George Stephanopoulos asked Kellyanne Conway about Donald Trump Jr.'s June 2016 meeting with a Russian lawyer. Conway responded by invoking Benghazi.
George Stephanopoulos, the host of ABC's "This Week," put Kellyanne Conway on the spot Sunday morning when the senior White House adviser tried to change the subject from President Donald Trump's role in crafting a misleading statement about his son's meeting with a Russian lawyer last year.
Stephanopoulos said the White House and Trump's surrogates had given conflicting statements about how involved the president was in responding to initial reports that Donald Trump Jr. met in June 2016 with the lawyer, Natalia Veselnitskaya. Paul Manafort, then the campaign's chairman, and Jared Kushner, the president's son-in-law who is now a senior adviser, were also at that meeting.
When Stephanopoulos pressed her on the discrepancy in the statements and said the White House "didn't tell the truth," Conway pivoted to the Affordable Care Act.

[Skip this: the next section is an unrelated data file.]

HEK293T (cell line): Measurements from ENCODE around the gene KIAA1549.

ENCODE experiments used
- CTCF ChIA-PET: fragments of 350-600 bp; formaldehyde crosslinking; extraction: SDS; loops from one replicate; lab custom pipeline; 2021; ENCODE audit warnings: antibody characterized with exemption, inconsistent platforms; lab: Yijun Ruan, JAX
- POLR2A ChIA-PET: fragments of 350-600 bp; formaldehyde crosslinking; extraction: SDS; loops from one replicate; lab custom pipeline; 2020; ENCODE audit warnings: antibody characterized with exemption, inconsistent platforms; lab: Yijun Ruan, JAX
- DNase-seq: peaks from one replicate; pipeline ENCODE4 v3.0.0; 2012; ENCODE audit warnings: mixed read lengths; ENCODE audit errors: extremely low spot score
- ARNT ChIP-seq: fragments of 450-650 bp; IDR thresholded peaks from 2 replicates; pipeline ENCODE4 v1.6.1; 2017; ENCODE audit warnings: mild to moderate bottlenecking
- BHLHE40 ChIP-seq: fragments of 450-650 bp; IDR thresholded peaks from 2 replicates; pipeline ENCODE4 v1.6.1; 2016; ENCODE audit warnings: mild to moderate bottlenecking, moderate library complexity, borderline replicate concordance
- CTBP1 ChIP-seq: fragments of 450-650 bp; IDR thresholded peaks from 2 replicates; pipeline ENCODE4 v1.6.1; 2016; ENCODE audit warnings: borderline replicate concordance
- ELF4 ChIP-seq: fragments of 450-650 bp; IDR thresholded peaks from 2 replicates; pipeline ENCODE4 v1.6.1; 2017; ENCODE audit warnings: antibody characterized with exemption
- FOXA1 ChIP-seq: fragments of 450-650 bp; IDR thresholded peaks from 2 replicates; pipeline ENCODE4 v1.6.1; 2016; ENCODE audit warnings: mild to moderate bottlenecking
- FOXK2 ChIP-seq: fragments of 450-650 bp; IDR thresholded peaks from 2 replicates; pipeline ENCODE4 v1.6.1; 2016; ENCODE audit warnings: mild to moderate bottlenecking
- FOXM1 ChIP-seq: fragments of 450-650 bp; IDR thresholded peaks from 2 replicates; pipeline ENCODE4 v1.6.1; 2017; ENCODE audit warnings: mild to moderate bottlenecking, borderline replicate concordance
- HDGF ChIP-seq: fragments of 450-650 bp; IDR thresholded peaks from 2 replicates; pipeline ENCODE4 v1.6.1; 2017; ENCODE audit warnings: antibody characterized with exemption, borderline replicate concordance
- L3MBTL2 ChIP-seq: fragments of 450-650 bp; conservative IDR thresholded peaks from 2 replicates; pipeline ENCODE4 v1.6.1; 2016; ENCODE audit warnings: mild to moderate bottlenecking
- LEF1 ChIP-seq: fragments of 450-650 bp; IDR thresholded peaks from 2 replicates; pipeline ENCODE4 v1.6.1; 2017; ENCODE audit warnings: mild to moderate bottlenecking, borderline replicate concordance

"Let's talk about telling the truth," Conway said. "Let's talk about a president looking Americans in the eye, who are still suffering eight years later, who were lied to. If you like your plan, you can keep your plan. If you like your doctor, you can keep your doctor."
Conway then shifted to the Obama administration's response to the 2012 attack on the US diplomatic compound in Benghazi, Libya.
"Benghazi happened because of a video," she said. "Go tell the families of those four innocent Americans who were slaughtered in Benghazi that that lie mattered."
"Hold on a second," Stephanopoulos interjected. "You're changing the subject."
"No. No. That is a subject," Conway replied. "Let's talk about credibility that impacts people."
Stephanopoulos said Conway was "going back to President Obama and Hillary Clinton," to which she replied that "those were big lies."
When Stephanopoulos continued grilling her on the different responses offered by the Trump administration about Trump Jr.'s meeting, Conway did not address the question, and she later called the FBI's counterintelligence investigation into whether the Trump campaign colluded with Russia to influence the 2016 election "fabricated."